From: "Robert J. Bradbury" <email@example.com>
>Rob, I would generally agree that for most people religion is
>handed to them on a silver platter or sold to them (as in a used
>However, there are people who see reality very clearly, and
>can?still choose to be religious because of the reasons I've been
>discussing in the astrophysics thread with Amara -- the Universe
>seems too "rigged". If people want to have "faith" that something
>caused the big bang or that multiverses exist and they choose to
>express or practice that faith in a particular religious form,
>then I don't think you can say that they are "universally weak
>I would suggest where you want to draw the lines is when you go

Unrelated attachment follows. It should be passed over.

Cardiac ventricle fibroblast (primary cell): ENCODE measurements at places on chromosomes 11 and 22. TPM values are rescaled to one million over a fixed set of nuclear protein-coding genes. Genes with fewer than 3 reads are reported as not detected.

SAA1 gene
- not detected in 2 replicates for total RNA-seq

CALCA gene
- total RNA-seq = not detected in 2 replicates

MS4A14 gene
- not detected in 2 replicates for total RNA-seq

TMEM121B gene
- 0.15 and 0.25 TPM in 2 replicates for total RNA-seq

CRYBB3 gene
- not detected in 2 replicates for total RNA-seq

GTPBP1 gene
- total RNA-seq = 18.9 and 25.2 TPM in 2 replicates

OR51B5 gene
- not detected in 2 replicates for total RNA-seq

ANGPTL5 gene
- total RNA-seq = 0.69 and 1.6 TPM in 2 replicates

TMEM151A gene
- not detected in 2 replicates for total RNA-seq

>from using religion (as in faith) to explain the unknowns at the
>"edges" of reality to an organized system that evolves power
>structures, gatekeepers, wealth concentrations, systems for
>controlling "unacceptable" behaviors and organized genocide.
I've alway been intrigued at how the universe just happens to fit together like a set of lego's. I long ago adopted the Jubal Harshaw (Stranger in a strange Land by Robert Heinlein) tradition of being agnostic on even numbered days and atheist on odd numbered days....
>Religion is not inherently faulty, it is mostly misguided.
Religion falls down when it pursues power and control, which unfortunately is on a daily basis.
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